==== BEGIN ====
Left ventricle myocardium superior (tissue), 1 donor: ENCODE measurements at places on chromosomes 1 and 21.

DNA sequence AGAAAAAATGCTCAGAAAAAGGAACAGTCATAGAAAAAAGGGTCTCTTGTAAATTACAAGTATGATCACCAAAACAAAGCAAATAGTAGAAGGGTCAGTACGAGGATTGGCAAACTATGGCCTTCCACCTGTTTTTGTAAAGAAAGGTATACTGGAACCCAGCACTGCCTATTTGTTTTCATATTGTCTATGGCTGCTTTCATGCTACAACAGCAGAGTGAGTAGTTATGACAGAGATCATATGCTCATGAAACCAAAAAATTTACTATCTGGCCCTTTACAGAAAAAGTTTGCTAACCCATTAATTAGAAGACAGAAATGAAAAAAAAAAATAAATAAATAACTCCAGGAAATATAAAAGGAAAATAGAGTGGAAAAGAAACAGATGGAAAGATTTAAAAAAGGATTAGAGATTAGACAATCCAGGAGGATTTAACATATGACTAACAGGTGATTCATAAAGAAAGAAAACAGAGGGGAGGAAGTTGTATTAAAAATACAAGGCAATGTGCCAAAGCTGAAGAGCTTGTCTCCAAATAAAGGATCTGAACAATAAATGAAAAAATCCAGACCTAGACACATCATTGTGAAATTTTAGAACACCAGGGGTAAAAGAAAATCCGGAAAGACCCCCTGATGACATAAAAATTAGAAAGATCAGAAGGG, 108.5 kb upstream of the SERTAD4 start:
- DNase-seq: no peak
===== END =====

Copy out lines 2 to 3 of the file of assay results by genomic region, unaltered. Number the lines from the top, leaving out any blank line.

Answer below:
DNA sequence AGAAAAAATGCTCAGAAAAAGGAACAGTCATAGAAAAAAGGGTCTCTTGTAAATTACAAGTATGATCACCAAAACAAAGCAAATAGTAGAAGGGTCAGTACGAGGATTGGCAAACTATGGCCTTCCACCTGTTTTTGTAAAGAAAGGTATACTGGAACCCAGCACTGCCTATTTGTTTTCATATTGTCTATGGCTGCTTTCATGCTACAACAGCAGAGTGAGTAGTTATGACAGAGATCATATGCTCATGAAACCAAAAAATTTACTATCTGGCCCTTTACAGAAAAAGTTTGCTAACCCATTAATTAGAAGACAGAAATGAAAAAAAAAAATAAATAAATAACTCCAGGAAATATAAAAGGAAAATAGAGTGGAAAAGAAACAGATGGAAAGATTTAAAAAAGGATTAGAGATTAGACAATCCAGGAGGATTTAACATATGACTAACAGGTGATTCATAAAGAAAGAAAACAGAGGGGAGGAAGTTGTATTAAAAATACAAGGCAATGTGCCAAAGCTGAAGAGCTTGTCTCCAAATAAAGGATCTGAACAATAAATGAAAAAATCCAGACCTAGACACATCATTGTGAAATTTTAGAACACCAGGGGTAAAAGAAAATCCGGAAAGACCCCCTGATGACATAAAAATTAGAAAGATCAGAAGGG, 108.5 kb upstream of the SERTAD4 start:
- DNase-seq: no peak